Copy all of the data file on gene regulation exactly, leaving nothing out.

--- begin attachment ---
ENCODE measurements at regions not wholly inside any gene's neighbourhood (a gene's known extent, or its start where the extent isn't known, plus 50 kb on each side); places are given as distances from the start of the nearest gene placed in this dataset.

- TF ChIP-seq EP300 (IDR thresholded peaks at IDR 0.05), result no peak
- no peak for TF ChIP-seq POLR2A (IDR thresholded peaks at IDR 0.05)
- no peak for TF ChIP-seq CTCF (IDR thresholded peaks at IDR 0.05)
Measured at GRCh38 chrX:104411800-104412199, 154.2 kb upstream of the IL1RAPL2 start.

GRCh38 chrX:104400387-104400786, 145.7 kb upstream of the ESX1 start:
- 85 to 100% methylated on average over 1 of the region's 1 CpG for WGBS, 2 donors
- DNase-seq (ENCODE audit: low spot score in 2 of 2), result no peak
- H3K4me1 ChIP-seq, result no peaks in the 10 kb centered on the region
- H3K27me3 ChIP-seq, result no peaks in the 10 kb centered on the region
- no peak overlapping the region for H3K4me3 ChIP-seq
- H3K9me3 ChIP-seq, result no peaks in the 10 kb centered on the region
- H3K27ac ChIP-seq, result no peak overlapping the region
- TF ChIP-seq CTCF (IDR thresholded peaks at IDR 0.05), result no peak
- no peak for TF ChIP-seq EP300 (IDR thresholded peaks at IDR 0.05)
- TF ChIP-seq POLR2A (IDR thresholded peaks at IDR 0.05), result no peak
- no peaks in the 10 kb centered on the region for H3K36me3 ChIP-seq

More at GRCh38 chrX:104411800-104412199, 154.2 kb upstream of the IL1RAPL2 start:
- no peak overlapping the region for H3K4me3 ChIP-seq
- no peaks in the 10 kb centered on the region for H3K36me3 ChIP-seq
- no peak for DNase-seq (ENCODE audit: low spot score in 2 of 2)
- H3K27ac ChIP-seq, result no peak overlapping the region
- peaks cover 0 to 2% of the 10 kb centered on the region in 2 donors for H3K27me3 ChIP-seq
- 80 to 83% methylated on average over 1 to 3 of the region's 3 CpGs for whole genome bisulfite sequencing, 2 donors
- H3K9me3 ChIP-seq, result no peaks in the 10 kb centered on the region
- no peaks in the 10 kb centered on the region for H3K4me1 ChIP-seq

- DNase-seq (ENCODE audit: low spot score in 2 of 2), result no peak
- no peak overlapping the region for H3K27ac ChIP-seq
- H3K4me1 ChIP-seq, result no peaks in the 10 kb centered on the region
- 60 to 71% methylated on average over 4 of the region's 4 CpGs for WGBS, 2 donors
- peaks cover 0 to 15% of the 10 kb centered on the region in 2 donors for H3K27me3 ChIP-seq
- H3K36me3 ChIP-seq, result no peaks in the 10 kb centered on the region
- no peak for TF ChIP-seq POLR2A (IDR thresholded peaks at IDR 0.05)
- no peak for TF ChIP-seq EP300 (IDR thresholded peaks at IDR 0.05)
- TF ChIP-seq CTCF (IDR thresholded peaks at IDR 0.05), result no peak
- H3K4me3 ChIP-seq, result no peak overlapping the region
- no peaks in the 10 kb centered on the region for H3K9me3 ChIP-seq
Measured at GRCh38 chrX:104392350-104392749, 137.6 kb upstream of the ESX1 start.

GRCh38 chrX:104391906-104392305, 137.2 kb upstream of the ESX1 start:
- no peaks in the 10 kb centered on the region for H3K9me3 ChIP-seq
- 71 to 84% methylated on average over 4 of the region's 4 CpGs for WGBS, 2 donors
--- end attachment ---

ENCODE measurements at regions not wholly inside any gene's neighbourhood (a gene's known extent, or its start where the extent isn't known, plus 50 kb on each side); places are given as distances from the start of the nearest gene placed in this dataset.

- TF ChIP-seq EP300 (IDR thresholded peaks at IDR 0.05), result no peak
- no peak for TF ChIP-seq POLR2A (IDR thresholded peaks at IDR 0.05)
- no peak for TF ChIP-seq CTCF (IDR thresholded peaks at IDR 0.05)
Measured at GRCh38 chrX:104411800-104412199, 154.2 kb upstream of the IL1RAPL2 start.

GRCh38 chrX:104400387-104400786, 145.7 kb upstream of the ESX1 start:
- 85 to 100% methylated on average over 1 of the region's 1 CpG for WGBS, 2 donors
- DNase-seq (ENCODE audit: low spot score in 2 of 2), result no peak
- H3K4me1 ChIP-seq, result no peaks in the 10 kb centered on the region
- H3K27me3 ChIP-seq, result no peaks in the 10 kb centered on the region
- no peak overlapping the region for H3K4me3 ChIP-seq
- H3K9me3 ChIP-seq, result no peaks in the 10 kb centered on the region
- H3K27ac ChIP-seq, result no peak overlapping the region
- TF ChIP-seq CTCF (IDR thresholded peaks at IDR 0.05), result no peak
- no peak for TF ChIP-seq EP300 (IDR thresholded peaks at IDR 0.05)
- TF ChIP-seq POLR2A (IDR thresholded peaks at IDR 0.05), result no peak
- no peaks in the 10 kb centered on the region for H3K36me3 ChIP-seq

More at GRCh38 chrX:104411800-104412199, 154.2 kb upstream of the IL1RAPL2 start:
- no peak overlapping the region for H3K4me3 ChIP-seq
- no peaks in the 10 kb centered on the region for H3K36me3 ChIP-seq
- no peak for DNase-seq (ENCODE audit: low spot score in 2 of 2)
- H3K27ac ChIP-seq, result no peak overlapping the region
- peaks cover 0 to 2% of the 10 kb centered on the region in 2 donors for H3K27me3 ChIP-seq
- 80 to 83% methylated on average over 1 to 3 of the region's 3 CpGs for whole genome bisulfite sequencing, 2 donors
- H3K9me3 ChIP-seq, result no peaks in the 10 kb centered on the region
- no peaks in the 10 kb centered on the region for H3K4me1 ChIP-seq

- DNase-seq (ENCODE audit: low spot score in 2 of 2), result no peak
- no peak overlapping the region for H3K27ac ChIP-seq
- H3K4me1 ChIP-seq, result no peaks in the 10 kb centered on the region
- 60 to 71% methylated on average over 4 of the region's 4 CpGs for WGBS, 2 donors
- peaks cover 0 to 15% of the 10 kb centered on the region in 2 donors for H3K27me3 ChIP-seq
- H3K36me3 ChIP-seq, result no peaks in the 10 kb centered on the region
- no peak for TF ChIP-seq POLR2A (IDR thresholded peaks at IDR 0.05)
- no peak for TF ChIP-seq EP300 (IDR thresholded peaks at IDR 0.05)
- TF ChIP-seq CTCF (IDR thresholded peaks at IDR 0.05), result no peak
- H3K4me3 ChIP-seq, result no peak overlapping the region
- no peaks in the 10 kb centered on the region for H3K9me3 ChIP-seq
Measured at GRCh38 chrX:104392350-104392749, 137.6 kb upstream of the ESX1 start.

GRCh38 chrX:104391906-104392305, 137.2 kb upstream of the ESX1 start:
- no peaks in the 10 kb centered on the region for H3K9me3 ChIP-seq
- 71 to 84% methylated on average over 4 of the region's 4 CpGs for WGBS, 2 donors